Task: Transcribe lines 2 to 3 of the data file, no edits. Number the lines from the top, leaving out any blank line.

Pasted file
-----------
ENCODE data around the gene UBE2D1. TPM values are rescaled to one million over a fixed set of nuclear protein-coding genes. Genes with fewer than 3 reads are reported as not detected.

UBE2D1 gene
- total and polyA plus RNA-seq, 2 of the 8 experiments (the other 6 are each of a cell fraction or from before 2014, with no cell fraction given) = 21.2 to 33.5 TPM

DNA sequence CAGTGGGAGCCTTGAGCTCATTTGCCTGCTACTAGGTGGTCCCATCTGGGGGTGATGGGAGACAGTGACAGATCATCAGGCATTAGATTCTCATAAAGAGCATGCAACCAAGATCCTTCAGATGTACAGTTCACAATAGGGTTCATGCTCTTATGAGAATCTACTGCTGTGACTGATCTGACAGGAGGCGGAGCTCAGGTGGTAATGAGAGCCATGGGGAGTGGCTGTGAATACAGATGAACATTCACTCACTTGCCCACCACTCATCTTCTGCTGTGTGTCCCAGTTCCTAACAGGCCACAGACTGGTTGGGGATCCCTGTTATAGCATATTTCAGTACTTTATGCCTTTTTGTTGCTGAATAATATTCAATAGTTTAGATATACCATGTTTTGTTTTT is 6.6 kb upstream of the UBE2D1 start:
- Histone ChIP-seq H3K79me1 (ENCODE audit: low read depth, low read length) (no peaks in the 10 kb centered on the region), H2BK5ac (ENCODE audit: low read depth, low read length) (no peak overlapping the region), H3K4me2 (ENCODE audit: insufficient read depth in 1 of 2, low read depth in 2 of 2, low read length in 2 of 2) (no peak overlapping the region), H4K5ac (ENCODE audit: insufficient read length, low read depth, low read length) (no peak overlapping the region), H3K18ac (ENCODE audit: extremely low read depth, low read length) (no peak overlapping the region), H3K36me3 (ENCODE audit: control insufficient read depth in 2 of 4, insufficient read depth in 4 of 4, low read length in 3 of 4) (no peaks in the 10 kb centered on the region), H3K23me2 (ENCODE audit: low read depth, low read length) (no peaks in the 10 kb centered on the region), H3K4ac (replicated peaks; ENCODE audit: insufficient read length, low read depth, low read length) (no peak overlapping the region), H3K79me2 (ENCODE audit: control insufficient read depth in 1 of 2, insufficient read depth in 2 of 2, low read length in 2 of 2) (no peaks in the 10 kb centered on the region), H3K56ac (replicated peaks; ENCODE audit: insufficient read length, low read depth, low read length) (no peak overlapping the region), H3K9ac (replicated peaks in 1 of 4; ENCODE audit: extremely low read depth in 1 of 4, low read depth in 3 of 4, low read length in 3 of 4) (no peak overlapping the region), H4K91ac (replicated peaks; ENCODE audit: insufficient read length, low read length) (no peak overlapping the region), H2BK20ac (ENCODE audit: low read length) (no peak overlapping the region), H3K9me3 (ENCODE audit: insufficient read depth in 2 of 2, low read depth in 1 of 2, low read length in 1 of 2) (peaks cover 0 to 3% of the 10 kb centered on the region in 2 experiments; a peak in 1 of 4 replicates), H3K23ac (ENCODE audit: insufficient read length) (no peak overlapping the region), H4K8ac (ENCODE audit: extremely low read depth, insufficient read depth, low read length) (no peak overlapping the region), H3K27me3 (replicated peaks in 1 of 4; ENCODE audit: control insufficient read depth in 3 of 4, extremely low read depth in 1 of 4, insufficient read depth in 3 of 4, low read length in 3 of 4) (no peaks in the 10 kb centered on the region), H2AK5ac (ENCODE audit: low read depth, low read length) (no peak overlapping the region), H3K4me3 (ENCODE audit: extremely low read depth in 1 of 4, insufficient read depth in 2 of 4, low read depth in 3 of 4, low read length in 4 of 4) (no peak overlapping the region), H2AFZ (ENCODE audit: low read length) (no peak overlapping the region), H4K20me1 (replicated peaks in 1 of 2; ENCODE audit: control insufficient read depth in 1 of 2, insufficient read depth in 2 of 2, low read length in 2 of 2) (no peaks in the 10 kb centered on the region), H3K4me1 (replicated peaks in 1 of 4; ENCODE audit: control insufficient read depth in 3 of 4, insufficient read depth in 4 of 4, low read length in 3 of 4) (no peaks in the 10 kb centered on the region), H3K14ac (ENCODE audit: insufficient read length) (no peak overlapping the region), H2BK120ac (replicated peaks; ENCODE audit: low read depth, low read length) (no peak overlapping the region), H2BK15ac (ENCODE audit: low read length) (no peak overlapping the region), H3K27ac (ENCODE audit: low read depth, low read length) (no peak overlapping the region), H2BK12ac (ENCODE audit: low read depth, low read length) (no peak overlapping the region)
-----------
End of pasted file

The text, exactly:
UBE2D1 gene
- total and polyA plus RNA-seq, 2 of the 8 experiments (the other 6 are each of a cell fraction or from before 2014, with no cell fraction given) = 21.2 to 33.5 TPM